I assembled the wheels using DH13s, which are Wheelsmith's heavy-duty double-butted baaad muthashutyomouth spokes. The 13 gauge elbows were a nice, snug fit in the Alfine dynohub, but downright loose and jangly in the gaping holes of the Modus hub.

I found #4 brass washers at the ever-awesome Park Hardware and bought 50 of them, knowing that I would inevitably drop one or two of them and lose them under the stove. I placed them on a piece of wood and gave them each a good whack with a tapered punch. The resulting dished washers made for a perfect fit.

The front wheel was a great build. Everything quickly and efficiently came into uniform truth and tension. Beautiful! The rear wheel took disproportionally longer than its extra 12 spokes might have promised. It ended up sitting in the truing stand for a few days getting finished in a series of 15-minute sessions of miniscule corrections until the truth, tension and dish were optimal. My bedtime breaks with a cup of tea and a spoke wrench made for a nice winding-down ritual in December.

My new wheels were pressed into service at the very end of 2010. It was a fitting New England baptism of some of the harshest conditions we've seen in years. They have spent the past few months slinging salt, grit and slushy snow and conquering a bumper crop of fresh potholes. I'm thoroughly pleased with the wheels and positively delighted with the dynamo lighting. I sprung for a new set of tires while I was freshening up the rolling stock, but I'll save the tire review for another day (ditto the light).


Karma said...

I know there is nothing worse than getting new gear and then have someone point out an alternative that might not have been available but I wonder what your thoughts might be on this new 'switchable' dyno from the folks at Velo Orange...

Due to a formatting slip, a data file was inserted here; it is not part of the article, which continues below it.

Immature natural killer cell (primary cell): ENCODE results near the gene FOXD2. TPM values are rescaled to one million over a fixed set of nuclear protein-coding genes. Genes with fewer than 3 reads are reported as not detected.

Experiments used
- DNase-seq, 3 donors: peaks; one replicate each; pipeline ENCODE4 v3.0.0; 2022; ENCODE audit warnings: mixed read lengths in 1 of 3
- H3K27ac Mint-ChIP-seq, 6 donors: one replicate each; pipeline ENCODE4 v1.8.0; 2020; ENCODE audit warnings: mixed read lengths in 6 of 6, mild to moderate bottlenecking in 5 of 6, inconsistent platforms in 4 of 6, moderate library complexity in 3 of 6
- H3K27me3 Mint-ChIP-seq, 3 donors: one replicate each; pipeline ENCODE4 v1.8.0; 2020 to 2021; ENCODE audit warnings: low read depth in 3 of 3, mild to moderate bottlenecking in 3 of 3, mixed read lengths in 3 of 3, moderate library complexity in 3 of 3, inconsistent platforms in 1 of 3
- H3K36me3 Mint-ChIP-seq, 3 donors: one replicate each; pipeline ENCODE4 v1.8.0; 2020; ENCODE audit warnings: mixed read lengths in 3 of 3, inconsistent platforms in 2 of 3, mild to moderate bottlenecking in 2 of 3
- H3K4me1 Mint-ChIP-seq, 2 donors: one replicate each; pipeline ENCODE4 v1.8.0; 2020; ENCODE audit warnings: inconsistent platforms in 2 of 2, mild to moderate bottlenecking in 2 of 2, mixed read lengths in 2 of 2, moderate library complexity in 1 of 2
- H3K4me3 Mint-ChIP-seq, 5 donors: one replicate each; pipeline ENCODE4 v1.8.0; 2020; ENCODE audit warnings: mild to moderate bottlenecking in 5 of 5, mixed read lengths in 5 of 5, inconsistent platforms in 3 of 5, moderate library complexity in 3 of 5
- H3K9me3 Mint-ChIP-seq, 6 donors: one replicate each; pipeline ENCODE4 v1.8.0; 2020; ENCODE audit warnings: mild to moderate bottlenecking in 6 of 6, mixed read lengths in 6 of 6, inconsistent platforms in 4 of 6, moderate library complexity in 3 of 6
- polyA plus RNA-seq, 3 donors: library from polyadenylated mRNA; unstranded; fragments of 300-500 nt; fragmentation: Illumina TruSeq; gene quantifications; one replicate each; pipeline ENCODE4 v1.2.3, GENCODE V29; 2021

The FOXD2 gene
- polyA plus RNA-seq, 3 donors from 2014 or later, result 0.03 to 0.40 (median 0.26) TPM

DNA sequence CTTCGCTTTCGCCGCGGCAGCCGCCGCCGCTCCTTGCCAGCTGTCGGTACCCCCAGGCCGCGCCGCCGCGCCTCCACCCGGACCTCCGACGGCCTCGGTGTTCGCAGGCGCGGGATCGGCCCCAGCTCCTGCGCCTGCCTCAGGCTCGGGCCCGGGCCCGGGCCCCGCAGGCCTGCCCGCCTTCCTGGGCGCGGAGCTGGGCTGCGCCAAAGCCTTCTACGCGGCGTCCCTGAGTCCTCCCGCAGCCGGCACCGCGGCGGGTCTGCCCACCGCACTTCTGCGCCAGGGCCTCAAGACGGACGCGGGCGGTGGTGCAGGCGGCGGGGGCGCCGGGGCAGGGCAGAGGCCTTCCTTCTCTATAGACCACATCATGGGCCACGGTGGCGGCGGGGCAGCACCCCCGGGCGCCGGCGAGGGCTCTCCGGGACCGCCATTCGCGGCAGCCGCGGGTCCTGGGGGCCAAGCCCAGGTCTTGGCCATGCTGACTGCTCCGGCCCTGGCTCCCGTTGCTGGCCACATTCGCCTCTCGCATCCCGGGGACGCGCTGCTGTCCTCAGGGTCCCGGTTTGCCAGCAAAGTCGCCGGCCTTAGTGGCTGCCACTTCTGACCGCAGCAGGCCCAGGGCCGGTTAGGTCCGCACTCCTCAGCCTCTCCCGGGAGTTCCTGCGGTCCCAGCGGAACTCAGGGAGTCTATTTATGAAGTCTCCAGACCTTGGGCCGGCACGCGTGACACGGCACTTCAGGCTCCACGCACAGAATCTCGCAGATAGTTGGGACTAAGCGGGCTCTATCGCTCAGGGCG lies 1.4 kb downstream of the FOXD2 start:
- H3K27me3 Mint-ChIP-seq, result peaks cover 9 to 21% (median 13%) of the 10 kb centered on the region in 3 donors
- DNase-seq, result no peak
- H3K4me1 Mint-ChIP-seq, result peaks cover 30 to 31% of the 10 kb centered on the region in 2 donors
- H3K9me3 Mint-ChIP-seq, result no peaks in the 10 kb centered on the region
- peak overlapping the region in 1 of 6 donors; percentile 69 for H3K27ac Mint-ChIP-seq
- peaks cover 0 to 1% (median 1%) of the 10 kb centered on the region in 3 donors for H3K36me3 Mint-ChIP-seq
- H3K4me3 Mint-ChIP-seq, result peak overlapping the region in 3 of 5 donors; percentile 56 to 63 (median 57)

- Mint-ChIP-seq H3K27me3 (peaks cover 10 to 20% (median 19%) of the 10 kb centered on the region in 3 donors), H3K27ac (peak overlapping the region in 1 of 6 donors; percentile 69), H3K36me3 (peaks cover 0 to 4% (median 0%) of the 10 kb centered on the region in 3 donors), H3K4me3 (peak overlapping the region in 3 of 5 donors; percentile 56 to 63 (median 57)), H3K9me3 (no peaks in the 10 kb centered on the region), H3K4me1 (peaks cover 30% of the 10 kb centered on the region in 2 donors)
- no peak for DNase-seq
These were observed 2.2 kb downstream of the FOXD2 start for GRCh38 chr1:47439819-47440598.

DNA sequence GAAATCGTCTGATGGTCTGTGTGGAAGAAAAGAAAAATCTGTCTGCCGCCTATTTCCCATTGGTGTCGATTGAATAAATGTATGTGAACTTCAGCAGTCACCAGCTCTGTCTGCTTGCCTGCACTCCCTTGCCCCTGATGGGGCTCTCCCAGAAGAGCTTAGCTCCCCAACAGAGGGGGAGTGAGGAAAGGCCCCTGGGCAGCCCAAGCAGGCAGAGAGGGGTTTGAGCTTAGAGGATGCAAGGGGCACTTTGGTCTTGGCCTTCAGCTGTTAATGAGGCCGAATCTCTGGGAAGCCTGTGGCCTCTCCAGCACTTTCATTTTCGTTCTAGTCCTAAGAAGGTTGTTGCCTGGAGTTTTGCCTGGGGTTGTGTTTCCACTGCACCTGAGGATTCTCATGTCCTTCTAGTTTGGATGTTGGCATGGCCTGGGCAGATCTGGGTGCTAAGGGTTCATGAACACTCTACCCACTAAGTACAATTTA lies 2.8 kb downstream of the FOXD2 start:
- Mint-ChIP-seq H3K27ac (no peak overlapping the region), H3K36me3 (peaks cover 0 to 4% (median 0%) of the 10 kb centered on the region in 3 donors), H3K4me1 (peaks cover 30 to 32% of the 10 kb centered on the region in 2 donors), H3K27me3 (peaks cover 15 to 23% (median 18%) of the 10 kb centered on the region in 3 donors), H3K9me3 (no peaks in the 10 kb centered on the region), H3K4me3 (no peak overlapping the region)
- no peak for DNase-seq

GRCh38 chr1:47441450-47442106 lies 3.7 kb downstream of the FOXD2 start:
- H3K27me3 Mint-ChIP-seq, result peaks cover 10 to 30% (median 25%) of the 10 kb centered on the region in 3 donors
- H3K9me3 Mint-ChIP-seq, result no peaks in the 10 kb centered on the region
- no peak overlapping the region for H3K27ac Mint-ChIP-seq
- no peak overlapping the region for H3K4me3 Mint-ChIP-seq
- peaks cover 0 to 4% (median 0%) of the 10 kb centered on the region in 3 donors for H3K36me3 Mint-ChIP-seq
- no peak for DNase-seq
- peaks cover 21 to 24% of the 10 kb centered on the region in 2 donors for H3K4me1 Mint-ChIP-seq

The idea is sound and it is nice that it comes in 32h and 36h options, wonder how the reliability and durability will be.

Brendan said...

Here's a cheaper option: cheapest dynamo I've ever seen.

Damian said...

The important question to ask is, 'Is it bright enough to go spelunking for CHUDs?'

Interstatement said...

@Karma: I have been keeping an eye on that switchable VO hub since the first teasers on their blog. They also have a basic $50 model which is on sale for $35 right now, ( but all of the above are rim-brake only. Finding one with a disc mount was the greater challenge.

From what I've read, all dynamos have the same power output in their intended application. The difference between higher and lower end models is the rolling resistance. That Novatech would be great for a city bike, where a little extra drag wouldn't be the end of the world.

@Brendan: That is dead cheap for a disc dyno hub, let alone a built wheel. I hope the actual wheel weighs less than the 15 lb. shipping weight...

@damian: The Alfine-level Shimanos and all Schmidt hubs are DOT CHUD-approved.

Schleppi Longstocking said...

Does the DOT not approve anything? They seem to be a lot like the DEP...great in theory, but total lameasses in action.